The present entry takes in input the data made available by the Contemporary Jewish Documentation Center in Milan and published in Linked Open Data format to show the movements of the Italian victims of Shoah. To this end, we used the SPARQL endpoint to collect biographical data together with information about the persecution and deportation of each victim. The places of birth, arrest, detention, deportation to a Nazi camp, transfer, and return after liberation (if available) were georeferenced and associated to the corresponding date. All the movements are then displayed in an interactive interface. Download: http://dhlab.fbk.eu/lod_navigator/
The team includes three researchers from the Digital Humanities group in the ICT Center of Fondazione Bruno Kessler (Trento, Italy). Their skills include data mining, digital history, text processing and data visualisation. Our entry is a data navigation system made available as a standalone tool. The system tracks the movements of 8,964 Italian victims of Shoah retrieved from the SPARQL endpoint made available by the Contemporary Jewish Documentation Center in Milan. The trajectories usually start from the person’s birthplace and cover all movements recorded by the Documentation Center Viewer till the person’s demise. Each movement was automatically georeferenced using Nominatim and is associated with a date. This allows the creation of a timeline for each person’s life and offers the possibility to perform time-constraint search and visualisation by selecting only a certain time span on a slider. The system includes also two filters to select the displayed persons: the type of occupation can be chosen, for example to focus only on artists or religious people, and the type of death, for example to distinguish between Shoah survivors and people dead in custody. Overall, 37,826 events, including birth, death and movements, are stored and displayed. The contribution of this project is manifold: it provides for the first time an interactive system, through which the large amount of data collected by the Contemporary Jewish Documentation Center can be browsed, searched and visually displayed on a map in aggregated form. This can benefit the community of researchers interested in studying the Shoah but also the Jewish community and the broad public. Besides, the navigation system is data-independent and can be used to view other trajectories by uploading a simple json file containing georeferenced places and dates, thus providing a useful tool to (digital) history scholars at large. We believe that the main innovative idea of this project is to visually track movements that, when available only in LOD format, do not give the possibility to get an overview or to interact with the data. It addresses the needs of researchers and scholars but also of the families involved in deportations and all the Jewish community to support their effort in reconstructing stories of families and losses during the Shoah. The tool is distributed in different releases complying with different operating systems and with a CC-BY-NC-ND 4.0 license: http://dhlab.fbk.eu/lod_navigator/. Our next step will be to contact the Contemporary Jewish Documentation Center in Milan and share with them the technology we have developed. Another step would be to look for other similar datasets, for example related to Shoah in other Nations, to extend our input data with the story of other Jewish communities.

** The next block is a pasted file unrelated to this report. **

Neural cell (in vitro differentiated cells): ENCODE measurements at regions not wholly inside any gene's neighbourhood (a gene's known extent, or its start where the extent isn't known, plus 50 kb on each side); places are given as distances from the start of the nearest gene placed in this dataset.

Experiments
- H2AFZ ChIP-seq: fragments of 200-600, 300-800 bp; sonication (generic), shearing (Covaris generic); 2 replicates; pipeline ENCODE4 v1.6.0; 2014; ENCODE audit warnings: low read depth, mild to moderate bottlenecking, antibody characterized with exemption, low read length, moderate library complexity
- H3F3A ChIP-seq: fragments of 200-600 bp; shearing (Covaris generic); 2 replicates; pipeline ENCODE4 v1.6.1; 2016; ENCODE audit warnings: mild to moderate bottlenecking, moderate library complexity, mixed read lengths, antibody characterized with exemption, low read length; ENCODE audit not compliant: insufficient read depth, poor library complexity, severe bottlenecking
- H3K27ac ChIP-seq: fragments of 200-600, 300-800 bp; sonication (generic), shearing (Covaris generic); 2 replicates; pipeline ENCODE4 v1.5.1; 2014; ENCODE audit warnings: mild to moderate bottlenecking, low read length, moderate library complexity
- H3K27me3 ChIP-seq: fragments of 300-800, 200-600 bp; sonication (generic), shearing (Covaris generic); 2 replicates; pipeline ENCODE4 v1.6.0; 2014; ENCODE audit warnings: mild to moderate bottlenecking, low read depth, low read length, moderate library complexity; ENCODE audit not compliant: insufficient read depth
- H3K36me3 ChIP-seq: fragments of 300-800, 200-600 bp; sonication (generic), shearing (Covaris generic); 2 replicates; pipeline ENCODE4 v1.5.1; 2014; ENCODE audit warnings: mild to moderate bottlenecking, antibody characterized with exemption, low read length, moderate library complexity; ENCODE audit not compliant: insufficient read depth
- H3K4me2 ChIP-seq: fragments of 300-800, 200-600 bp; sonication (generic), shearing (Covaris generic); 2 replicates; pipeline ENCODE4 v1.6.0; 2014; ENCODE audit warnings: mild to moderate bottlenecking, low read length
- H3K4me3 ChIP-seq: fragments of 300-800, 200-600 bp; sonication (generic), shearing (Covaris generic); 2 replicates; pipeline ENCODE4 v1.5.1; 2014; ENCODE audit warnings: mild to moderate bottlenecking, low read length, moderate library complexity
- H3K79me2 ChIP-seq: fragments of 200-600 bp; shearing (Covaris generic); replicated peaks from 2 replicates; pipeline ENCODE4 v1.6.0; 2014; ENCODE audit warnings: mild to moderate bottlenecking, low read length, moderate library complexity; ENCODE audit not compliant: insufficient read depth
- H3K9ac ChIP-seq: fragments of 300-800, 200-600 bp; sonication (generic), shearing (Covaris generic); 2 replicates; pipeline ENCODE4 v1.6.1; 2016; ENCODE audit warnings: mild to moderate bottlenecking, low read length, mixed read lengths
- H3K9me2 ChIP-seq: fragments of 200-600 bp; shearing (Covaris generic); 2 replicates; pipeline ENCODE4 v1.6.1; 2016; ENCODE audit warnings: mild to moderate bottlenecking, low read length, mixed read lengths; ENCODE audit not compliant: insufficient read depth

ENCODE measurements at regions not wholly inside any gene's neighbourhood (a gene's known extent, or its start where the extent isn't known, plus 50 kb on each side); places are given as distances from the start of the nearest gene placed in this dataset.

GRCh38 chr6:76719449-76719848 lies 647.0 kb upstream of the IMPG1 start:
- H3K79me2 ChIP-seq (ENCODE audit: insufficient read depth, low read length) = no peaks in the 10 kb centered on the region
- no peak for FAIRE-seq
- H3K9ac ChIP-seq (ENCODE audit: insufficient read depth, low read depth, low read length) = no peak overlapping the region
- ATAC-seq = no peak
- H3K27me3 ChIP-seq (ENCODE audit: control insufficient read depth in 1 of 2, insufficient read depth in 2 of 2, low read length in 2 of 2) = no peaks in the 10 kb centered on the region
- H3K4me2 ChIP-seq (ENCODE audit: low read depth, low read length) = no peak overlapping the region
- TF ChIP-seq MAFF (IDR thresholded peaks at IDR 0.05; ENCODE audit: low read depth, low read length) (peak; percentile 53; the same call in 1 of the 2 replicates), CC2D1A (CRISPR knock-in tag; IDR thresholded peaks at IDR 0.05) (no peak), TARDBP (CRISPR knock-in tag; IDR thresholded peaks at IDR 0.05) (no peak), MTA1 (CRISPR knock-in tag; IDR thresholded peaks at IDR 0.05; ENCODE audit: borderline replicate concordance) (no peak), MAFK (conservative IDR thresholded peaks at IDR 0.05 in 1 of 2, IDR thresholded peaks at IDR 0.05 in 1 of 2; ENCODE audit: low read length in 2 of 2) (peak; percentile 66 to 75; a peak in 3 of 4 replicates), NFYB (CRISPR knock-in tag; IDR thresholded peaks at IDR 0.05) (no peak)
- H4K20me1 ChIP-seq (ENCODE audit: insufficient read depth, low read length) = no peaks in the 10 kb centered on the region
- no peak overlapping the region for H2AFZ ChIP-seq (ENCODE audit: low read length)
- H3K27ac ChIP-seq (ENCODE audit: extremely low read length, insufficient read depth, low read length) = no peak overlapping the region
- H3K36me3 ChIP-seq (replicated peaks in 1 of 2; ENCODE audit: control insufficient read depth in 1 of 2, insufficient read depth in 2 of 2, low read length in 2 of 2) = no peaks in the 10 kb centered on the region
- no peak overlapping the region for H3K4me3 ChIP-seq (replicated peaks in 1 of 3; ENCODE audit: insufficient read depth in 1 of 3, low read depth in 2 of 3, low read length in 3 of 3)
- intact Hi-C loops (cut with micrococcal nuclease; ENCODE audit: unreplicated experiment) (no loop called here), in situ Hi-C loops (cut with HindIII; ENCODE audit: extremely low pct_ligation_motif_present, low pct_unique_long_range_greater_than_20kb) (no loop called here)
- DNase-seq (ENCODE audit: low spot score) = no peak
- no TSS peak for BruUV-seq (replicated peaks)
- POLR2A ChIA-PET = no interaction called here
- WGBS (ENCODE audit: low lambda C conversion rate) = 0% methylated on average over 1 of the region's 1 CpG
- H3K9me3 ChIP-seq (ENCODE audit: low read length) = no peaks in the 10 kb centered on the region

Team members: Rachele Sprugnoli, Giovanni Moretti, Sara Tonelli